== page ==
Wild grown plants have been used for millennia in medicines, foods, textiles and cosmetics

 

Over 60,000 are used in medicines alone and the vast majority of these are collected from the wild. As the trade in these has increased – largely driven by consumer demand – more and more of these plants have come under threat because they are harvested at an unsustainable level or because of habitat loss. Today 20% of the planet’s wild plant species are estimated to be at risk of extinction.  


In addition to these plants’ importance from an ingredient perspective they also form a crucial part of our tradition and history, and in many countries are an important source of income for communities who often do not own their own land - typically the poorest and most marginalised in society. 


Organic Herb Trading has been at the forefront of protecting wild plant species and their collectors for more than 20 years. Mike Brook – our Founding Director – was a founding member of the Union for Ethical BioTrade, and Organic Herb Trading is also a founder member of FairWild. In September 2014 we reinforced this commitment by becoming the UK’s first processor and distributor of FairWild certified herbs and spices.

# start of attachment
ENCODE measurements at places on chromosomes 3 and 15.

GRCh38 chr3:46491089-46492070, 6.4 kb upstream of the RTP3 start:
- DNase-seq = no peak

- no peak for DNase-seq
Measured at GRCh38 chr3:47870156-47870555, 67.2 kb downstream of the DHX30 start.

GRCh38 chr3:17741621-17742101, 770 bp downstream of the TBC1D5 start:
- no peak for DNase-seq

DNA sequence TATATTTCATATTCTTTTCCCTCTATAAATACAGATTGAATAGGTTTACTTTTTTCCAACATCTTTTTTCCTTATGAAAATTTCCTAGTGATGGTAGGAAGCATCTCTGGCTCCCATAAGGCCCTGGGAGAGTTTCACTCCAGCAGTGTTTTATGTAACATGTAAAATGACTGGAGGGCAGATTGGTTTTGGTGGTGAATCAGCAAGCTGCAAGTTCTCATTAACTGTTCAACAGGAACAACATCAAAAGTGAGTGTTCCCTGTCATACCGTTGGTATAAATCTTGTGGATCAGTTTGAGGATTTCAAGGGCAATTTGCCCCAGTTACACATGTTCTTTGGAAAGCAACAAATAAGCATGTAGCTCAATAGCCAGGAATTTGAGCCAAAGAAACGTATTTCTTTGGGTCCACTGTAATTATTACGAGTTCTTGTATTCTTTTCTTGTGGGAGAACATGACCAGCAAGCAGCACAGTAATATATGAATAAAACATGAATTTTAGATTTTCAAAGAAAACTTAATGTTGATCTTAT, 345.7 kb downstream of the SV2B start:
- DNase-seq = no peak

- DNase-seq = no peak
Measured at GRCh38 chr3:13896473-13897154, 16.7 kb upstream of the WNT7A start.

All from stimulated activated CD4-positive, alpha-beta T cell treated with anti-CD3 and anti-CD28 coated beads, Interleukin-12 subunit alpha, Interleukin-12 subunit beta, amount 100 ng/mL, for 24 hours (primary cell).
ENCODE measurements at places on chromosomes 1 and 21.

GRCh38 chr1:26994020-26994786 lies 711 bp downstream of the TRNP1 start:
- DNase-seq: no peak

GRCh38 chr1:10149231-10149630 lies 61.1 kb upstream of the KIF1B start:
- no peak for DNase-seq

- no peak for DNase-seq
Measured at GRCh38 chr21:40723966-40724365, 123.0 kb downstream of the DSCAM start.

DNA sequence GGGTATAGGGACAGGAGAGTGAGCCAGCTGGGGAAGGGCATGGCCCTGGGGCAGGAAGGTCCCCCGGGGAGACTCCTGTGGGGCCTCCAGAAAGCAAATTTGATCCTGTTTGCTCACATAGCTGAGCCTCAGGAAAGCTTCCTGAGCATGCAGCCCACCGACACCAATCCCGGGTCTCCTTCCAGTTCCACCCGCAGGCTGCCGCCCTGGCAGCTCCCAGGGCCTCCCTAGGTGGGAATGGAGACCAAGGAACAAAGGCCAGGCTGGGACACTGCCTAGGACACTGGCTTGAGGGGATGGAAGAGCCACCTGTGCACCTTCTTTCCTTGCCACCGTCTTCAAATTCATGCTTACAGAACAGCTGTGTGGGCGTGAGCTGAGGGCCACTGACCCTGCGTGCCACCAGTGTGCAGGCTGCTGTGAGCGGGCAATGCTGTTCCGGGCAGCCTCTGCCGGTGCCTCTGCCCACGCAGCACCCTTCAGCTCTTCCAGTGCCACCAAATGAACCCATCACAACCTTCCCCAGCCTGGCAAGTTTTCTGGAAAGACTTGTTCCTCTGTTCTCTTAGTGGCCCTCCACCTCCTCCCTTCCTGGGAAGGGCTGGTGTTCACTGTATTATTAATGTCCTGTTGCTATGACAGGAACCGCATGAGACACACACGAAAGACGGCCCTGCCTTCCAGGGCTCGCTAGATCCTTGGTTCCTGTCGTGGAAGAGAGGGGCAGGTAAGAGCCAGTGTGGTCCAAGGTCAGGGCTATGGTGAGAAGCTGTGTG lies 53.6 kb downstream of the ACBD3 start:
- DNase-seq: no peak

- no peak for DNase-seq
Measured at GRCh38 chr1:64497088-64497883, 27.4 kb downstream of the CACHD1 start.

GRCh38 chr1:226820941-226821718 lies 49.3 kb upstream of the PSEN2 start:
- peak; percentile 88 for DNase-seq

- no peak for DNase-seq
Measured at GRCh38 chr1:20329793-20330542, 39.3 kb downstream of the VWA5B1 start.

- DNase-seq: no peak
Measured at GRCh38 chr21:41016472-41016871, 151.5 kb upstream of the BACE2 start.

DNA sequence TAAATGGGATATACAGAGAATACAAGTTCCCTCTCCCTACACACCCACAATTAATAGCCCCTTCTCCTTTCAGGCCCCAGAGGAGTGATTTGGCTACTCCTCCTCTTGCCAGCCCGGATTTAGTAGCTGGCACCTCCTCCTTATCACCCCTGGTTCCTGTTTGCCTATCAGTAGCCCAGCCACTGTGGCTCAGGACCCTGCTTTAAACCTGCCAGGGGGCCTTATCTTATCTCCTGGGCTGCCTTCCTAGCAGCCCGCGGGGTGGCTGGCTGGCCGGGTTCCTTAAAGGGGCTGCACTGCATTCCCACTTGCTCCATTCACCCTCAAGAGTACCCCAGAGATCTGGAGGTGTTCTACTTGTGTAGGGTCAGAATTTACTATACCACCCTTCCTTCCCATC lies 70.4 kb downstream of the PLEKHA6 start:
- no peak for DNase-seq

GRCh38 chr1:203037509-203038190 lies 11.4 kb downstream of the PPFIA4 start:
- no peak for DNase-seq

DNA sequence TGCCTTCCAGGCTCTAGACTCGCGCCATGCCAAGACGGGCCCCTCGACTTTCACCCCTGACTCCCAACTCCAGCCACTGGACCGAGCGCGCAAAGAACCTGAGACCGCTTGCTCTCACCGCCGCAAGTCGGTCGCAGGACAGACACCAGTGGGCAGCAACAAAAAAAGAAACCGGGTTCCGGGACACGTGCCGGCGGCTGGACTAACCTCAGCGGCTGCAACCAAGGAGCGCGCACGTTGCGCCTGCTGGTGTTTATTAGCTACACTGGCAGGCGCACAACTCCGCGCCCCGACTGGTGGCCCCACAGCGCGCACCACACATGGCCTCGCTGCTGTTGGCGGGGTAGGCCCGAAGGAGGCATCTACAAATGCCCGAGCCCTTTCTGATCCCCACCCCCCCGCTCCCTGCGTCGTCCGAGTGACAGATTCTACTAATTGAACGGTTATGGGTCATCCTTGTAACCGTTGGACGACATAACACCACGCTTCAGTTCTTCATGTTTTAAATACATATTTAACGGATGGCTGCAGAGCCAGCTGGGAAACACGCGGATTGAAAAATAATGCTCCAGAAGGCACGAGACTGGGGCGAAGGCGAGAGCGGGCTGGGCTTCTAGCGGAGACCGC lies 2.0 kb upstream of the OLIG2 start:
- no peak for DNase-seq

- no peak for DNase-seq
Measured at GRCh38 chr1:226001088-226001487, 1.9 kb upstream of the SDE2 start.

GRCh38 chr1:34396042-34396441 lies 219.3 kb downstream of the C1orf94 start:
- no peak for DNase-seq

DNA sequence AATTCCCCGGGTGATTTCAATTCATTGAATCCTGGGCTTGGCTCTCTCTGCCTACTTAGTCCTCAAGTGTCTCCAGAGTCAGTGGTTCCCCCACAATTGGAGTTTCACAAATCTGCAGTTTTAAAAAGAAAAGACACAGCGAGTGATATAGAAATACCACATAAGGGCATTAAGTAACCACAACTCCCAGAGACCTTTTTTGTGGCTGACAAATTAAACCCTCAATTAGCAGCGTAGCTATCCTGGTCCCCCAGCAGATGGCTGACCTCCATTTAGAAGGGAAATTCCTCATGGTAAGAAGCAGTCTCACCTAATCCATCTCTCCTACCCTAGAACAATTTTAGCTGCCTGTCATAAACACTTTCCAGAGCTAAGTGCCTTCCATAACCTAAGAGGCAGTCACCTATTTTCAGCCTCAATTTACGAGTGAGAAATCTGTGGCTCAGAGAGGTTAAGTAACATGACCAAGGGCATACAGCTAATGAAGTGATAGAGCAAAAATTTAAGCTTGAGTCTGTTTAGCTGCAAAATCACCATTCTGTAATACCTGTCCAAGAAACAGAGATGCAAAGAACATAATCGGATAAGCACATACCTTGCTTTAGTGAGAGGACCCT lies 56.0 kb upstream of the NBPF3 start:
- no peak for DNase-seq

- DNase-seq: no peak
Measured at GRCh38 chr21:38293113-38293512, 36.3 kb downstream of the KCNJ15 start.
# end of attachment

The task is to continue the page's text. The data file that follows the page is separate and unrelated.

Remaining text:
The scheme – which was established by leading conservation and development organisations - not only ensures plants are collected at a sustainable level, it also ensure the workers are paid fairly and treated with respect.


Currently, Organic Herb Trading holds in stock: Nettle, Limeflower, Liquorice, Elderflower, Lemon balm, Hawthorn flowering tops, Hawthorn berry, Dandelion leaf and Raspberry leaf. In addition to FairWild certification all these ingredients are also certified as organic by the Soil Association.  


We believe that FairWild ingredients will play an increasingly important role within ethical supply chains in the future. And with prominent brands like Neal’s Yard, Pukka Herbs, Traditional Medicinals and London & Scottish already selling products that carry the FairWild logo, consumer awareness will grow and demand will inevitably increase.


More information about FairWild can be found at - http://www.fairwild.org/

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